sudo versus #

Johnneylee Rollins johnneylee.rollins at
Thu Feb 11 01:28:41 UTC 2010

On Wed, Feb 10, 2010 at 5:14 PM, Rashkae <ubuntu at> wrote:
>> On Wed, 10 Feb 2010, Rashkae wrote:
>>> KAYVEN RIESE wrote:
>>>> On Wed, 10 Feb 2010, Tom H wrote:
>>> That does not take care of policy-kit however, which is a different
>>> kettle of fish entirely.  Policy-kit are mostly those windows that have
>>> an "Unlock" button.  Probably the easiest way to prevent your user
>>> password from unlocking those is to remove your user from the "Admin'
>>> Group,, but be certain that your root password, su and gksu are working
>>> as you expect fist.
>> That sounds scary, because won't that mean that when I start up Gnome
>> (er.. it starts up on boot) and log in as my mere user (as I am supposed
>> to for security reasons) and then fire up terminals that use the
>> /etc/passwd entry for my mere user to decide start up shell, these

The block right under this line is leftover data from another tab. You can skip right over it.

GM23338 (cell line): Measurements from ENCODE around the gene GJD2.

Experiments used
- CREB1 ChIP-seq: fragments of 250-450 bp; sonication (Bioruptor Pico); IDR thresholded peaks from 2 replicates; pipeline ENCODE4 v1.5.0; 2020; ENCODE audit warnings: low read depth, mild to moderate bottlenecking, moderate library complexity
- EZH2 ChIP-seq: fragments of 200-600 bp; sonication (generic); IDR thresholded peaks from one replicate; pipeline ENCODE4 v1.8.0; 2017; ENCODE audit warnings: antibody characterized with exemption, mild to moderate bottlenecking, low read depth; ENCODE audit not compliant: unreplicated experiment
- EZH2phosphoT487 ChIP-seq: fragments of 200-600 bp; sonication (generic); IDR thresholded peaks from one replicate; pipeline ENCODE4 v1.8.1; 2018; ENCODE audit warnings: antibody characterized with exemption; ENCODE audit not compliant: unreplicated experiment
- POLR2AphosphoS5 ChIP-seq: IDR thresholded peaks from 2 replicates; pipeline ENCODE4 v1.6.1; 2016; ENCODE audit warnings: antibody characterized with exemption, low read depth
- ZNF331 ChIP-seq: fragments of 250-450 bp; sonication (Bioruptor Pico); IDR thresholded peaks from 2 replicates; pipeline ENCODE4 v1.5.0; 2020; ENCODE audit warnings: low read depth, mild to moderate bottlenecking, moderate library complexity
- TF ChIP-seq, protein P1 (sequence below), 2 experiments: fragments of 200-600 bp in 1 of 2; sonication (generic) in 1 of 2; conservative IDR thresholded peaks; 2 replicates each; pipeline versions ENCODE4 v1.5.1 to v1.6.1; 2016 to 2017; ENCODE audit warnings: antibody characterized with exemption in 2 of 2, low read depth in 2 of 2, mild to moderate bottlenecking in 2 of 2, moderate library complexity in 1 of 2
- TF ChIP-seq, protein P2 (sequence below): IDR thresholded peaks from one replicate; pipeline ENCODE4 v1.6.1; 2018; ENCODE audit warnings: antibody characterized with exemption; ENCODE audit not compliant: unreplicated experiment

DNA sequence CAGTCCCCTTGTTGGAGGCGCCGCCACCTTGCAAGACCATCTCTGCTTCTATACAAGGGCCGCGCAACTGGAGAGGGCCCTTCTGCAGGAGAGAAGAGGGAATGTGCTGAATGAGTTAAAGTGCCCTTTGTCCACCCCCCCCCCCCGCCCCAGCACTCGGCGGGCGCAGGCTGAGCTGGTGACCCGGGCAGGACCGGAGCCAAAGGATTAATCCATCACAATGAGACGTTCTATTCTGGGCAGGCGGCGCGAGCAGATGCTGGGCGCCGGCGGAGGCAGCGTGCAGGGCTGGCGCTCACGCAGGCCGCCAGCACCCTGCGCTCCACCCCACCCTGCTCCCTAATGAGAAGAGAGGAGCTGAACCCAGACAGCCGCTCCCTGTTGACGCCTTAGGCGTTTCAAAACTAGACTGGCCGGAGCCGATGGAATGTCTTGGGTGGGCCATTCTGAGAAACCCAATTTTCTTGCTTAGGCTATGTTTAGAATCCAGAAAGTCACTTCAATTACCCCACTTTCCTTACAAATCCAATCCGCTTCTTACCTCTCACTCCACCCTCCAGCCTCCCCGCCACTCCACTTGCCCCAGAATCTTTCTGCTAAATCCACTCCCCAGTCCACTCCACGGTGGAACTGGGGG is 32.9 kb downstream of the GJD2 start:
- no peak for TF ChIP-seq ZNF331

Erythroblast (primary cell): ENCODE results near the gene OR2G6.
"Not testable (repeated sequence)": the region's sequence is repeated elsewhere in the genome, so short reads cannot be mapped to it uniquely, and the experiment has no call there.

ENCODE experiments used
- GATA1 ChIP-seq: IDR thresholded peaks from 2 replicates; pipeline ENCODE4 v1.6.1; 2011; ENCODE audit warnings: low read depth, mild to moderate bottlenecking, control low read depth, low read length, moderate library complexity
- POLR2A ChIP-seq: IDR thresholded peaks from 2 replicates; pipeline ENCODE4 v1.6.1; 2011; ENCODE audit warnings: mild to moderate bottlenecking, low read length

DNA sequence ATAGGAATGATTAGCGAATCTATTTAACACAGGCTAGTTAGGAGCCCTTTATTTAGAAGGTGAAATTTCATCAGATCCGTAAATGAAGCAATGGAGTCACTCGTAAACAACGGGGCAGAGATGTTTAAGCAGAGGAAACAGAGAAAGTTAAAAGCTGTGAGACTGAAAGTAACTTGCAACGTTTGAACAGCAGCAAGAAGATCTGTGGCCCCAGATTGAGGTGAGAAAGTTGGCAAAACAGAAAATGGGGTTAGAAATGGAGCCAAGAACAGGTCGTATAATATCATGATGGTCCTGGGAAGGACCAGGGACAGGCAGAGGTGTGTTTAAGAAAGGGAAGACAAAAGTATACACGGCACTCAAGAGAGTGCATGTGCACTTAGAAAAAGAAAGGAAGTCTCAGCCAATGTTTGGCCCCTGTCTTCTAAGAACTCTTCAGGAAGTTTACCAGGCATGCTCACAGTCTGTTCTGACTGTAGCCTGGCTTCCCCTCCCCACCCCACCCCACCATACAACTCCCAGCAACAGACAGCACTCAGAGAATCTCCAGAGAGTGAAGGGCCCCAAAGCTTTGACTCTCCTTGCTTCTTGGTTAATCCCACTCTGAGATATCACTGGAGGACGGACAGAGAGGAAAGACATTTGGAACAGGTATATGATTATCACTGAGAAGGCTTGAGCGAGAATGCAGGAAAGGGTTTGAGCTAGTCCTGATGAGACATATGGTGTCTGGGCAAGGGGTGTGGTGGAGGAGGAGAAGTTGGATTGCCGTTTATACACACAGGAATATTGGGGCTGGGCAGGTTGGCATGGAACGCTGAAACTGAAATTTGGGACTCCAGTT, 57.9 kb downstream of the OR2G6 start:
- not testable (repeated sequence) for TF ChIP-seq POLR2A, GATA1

>> terminals will not be able to jump to root? That's not what I want if
>> that's the case.  If I am confused, feel free to explain.
> Or you know, since you don't have have quite as much old school set ways
> as I first assumed, you can just do it like the cool kids and rely on
> one password for your user account also acting as super-user password.
> I'm too drunk to get into more details tonight,, if you do decide to
> pursue and experiment (really, what have you got to loose), I would
> suggest not bothering with anythign Karl adds to the discussion...
> that's my last word of sage suggestions.
Why is it we're always drunk on Wednesday? Oh and you can always have
your user have no password requirement for sudo.

 user_name  ALL=(ALL) NOPASSWD:ALL


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